What Are the Signs of Sexual Trauma?

Signs of Sexual AbuseAre you the friend or family member of someone who you know or suspect was sexually assaulted?

Are you feeling helpless about what to do?

A survivor of abuse can eventually reclaim their power, become a conscious creator of their lives and thrive. I honor you and thank you on their behalf for even thinking about helping them.

Yeaaah you! We need a world of yous!

Sexual violence has mental, emotional, and physical effects on survivors. You may struggle with what to do when you are witnessing the meltdown of someone you love.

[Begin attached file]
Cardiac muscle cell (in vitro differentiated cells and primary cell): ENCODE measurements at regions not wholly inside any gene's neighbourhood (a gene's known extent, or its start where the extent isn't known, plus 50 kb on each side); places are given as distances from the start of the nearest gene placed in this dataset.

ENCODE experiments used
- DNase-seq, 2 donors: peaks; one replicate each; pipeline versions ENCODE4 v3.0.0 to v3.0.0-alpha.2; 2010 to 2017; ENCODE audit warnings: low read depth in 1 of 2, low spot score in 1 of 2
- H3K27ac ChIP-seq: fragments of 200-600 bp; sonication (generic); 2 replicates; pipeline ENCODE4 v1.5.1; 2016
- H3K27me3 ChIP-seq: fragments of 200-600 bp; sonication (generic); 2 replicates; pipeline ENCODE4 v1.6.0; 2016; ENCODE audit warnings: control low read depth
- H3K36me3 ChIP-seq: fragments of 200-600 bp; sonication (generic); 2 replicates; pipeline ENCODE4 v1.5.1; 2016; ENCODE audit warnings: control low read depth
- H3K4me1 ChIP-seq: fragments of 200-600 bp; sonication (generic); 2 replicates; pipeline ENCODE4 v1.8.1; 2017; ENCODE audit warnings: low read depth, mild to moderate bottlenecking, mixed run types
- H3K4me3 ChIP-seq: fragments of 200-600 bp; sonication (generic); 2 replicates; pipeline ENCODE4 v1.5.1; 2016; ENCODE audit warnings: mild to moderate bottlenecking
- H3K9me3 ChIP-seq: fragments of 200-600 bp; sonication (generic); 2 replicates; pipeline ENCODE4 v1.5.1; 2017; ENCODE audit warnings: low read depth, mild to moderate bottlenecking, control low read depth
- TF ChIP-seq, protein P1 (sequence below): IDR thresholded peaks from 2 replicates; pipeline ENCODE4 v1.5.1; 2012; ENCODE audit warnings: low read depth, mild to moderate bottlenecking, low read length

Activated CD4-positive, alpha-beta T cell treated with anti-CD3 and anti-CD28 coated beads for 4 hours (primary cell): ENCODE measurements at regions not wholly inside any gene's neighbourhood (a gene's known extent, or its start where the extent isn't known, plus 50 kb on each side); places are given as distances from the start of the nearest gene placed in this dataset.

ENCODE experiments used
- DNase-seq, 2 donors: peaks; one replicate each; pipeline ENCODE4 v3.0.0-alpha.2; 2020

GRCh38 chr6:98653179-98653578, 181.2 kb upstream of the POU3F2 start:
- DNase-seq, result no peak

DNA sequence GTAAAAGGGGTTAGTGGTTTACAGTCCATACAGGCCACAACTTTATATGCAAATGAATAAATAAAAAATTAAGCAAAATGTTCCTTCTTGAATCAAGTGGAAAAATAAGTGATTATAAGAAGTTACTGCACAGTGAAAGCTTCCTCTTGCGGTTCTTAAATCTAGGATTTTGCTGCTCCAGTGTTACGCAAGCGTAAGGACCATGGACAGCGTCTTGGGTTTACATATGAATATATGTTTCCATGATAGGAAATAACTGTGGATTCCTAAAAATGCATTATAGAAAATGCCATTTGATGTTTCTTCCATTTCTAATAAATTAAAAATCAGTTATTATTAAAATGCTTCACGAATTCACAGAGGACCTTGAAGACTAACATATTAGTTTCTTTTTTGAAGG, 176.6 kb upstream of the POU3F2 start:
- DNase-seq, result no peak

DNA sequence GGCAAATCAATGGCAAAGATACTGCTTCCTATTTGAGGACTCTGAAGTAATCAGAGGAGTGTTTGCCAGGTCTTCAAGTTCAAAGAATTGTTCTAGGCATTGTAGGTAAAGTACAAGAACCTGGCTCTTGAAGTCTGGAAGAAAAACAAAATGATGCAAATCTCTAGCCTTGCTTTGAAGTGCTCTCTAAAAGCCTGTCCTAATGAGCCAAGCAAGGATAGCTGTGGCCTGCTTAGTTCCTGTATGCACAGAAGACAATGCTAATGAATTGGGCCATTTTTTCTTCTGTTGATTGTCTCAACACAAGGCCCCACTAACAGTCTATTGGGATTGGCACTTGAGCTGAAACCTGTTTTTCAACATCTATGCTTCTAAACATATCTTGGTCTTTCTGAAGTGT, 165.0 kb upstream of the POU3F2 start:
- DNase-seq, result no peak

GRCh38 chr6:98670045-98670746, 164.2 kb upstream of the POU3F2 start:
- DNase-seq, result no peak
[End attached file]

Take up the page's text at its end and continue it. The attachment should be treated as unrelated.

First, know that you are not alone.

Unfortunately, sexual assaults are more common than you may know. You probably know at least one other person who is going through the same thing. Support is available for you as well as your loved one. At the end is a resource link. Reach out!

One of the most common things you will witness is sudden changes in behaviors, thoughts, and patterns. And they may change from one thing to another just as quickly. These are typical for someone who has experienced trauma.

Recovery is a journey.

For example, someone who normally wears tight jeans is suddenly wearing baggy sweats all the time. Below are more changes and how you can help.

Here are the Top 7 Signs of Sexual Abuse and Suggestions on How to Help.

  • #1 Possible Symptom of Sexual Abuse

    How to Overcome the Feelings of Guilt from Sexual AbuseWithdrawal or Clinging